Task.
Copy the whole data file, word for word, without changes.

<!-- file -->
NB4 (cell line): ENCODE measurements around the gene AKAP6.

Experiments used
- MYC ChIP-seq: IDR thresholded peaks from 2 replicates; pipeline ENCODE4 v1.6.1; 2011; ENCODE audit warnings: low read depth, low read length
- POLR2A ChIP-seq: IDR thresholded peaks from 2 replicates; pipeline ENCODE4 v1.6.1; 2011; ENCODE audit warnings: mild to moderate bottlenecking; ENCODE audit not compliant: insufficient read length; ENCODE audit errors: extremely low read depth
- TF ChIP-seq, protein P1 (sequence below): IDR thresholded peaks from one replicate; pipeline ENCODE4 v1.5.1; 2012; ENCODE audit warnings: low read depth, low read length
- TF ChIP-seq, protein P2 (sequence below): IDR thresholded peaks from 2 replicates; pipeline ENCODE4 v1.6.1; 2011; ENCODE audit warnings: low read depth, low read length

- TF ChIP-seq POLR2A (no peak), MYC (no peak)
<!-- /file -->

NB4 (cell line): ENCODE measurements around the gene AKAP6.

Experiments used
- MYC ChIP-seq: IDR thresholded peaks from 2 replicates; pipeline ENCODE4 v1.6.1; 2011; ENCODE audit warnings: low read depth, low read length
- POLR2A ChIP-seq: IDR thresholded peaks from 2 replicates; pipeline ENCODE4 v1.6.1; 2011; ENCODE audit warnings: mild to moderate bottlenecking; ENCODE audit not compliant: insufficient read length; ENCODE audit errors: extremely low read depth
- TF ChIP-seq, protein P1 (sequence below): IDR thresholded peaks from one replicate; pipeline ENCODE4 v1.5.1; 2012; ENCODE audit warnings: low read depth, low read length
- TF ChIP-seq, protein P2 (sequence below): IDR thresholded peaks from 2 replicates; pipeline ENCODE4 v1.6.1; 2011; ENCODE audit warnings: low read depth, low read length

- TF ChIP-seq POLR2A (no peak), MYC (no peak)